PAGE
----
Transportation management system (TMS) solutions and TMS-managed services have been evolving at hyper-speed over the past few years, largely driven by an economy in a tailspin, corporate mandates to reduce costs at all costs, and the emergence of Software-as-a-Service (SaaS) and cloud-connected networks. The facility with which companies can develop and deploy function-rich transportation systems, and the reception from ROI-oriented shippers, has opened the floodgates for new companies, different approaches, and greater value.
While technology vendors continue to dominate the transportation and logistics solutions space, third-party logistics providers (3PLs) are making their own impression. Transportation management continues to be a focal point as shippers confront looming Hours-of-Service changes, inevitable capacity and driver shortages, and fluctuating fuel costs. Accordingly, 3PLs are shaping their portfolios to provide shippers with a more intuitive product.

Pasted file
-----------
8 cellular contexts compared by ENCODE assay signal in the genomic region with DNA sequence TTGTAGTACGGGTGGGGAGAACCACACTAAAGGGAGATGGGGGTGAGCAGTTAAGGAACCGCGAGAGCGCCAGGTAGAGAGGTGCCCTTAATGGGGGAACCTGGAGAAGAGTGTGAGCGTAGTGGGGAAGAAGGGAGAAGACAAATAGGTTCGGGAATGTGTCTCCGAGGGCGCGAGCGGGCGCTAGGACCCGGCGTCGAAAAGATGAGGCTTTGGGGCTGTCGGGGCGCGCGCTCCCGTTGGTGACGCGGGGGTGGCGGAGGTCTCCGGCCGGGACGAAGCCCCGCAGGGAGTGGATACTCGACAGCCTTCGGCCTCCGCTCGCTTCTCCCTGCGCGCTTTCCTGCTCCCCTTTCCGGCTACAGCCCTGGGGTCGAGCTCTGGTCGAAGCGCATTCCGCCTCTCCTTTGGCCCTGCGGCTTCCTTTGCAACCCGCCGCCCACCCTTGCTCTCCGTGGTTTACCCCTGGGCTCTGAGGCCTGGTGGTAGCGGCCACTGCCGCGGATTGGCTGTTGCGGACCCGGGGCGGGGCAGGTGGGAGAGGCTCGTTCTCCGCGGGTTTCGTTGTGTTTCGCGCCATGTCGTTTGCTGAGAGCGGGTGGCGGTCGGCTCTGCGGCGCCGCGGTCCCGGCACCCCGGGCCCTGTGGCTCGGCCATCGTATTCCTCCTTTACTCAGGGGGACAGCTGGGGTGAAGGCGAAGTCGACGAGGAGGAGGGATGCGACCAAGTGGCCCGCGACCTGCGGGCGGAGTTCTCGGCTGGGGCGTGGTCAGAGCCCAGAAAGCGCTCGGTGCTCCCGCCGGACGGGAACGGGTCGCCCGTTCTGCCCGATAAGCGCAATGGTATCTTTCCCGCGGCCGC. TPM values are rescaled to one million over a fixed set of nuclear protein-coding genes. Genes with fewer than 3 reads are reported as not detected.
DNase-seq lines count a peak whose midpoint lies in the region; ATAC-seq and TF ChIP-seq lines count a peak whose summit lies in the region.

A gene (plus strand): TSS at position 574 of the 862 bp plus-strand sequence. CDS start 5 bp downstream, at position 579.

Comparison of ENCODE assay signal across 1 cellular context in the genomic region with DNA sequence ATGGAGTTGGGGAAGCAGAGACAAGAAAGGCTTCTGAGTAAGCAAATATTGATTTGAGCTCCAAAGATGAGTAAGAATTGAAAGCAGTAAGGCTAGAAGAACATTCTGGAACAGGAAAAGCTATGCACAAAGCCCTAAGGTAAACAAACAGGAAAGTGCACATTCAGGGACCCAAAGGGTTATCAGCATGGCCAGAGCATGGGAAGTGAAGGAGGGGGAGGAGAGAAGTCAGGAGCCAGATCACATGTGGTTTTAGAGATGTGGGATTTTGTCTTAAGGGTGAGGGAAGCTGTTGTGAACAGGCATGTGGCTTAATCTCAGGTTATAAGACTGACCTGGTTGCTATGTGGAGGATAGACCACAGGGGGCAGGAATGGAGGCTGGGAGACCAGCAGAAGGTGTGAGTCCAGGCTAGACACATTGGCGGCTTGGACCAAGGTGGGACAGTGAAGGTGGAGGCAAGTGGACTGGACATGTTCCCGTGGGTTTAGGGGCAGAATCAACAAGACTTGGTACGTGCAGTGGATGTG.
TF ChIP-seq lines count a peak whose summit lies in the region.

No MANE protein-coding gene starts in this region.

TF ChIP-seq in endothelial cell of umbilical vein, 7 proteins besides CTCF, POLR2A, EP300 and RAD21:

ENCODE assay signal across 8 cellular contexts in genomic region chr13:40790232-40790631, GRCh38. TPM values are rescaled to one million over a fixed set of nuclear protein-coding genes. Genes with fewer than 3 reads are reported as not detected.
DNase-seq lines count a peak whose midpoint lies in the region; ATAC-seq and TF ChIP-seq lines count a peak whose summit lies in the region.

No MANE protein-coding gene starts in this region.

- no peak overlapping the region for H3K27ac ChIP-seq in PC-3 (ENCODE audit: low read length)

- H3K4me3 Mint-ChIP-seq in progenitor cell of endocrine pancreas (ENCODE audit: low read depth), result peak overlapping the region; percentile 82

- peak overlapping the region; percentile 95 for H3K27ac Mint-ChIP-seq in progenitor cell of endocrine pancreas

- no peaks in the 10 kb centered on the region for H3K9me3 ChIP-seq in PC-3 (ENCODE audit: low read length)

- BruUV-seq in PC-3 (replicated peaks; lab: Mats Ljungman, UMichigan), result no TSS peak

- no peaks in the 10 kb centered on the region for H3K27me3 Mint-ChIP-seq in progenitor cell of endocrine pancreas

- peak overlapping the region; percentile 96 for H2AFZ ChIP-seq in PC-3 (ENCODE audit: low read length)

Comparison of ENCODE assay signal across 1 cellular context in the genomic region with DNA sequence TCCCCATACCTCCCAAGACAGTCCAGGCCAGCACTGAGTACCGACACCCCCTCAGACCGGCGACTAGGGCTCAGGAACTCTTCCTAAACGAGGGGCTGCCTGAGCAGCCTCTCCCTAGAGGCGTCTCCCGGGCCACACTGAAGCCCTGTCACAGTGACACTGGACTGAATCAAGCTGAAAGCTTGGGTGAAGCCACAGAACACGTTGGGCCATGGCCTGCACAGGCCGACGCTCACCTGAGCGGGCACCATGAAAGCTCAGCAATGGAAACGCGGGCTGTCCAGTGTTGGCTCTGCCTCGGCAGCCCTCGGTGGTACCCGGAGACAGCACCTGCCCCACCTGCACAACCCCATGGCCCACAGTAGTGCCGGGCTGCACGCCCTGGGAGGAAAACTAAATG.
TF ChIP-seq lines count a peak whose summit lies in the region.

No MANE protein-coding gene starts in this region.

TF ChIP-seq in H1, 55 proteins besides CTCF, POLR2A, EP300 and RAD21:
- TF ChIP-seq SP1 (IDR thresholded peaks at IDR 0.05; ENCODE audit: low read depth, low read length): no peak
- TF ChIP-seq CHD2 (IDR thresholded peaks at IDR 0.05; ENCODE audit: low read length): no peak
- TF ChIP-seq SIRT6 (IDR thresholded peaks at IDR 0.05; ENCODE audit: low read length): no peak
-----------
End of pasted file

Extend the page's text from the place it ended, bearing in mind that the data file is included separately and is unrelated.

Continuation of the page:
Managed TMS service is one example of how providers are helping shippers separate functional dissonance from supply chain noise—identifying tactical transportation problems, then engineering strategic solutions that cut across all logistics disciplines.
3PLs such as C.H. Robinson Worldwide, Inc. have contributed to this growing market niche by bundling TMS technology with management and execution. Ten years ago, TMC emerged as a separate division under the C.H. Robinson umbrella, with the specific intent of helping customers target transportation management.
"TMC is organized as a standalone division because many shippers want to retain control of carrier selection," says Jordan Kass, executive director of TMC, based in Eden Prairie, Minn. "This move demonstrates our commitment to a fair and level playing field in areas such as bidding and rate confidentiality."
Still, some TMC customers also use C.H. Robinson as a core transportation services provider, recognizing the advantage of a partner that can provide a totally integrated transportation management program—from brokerage through to execution and optimization.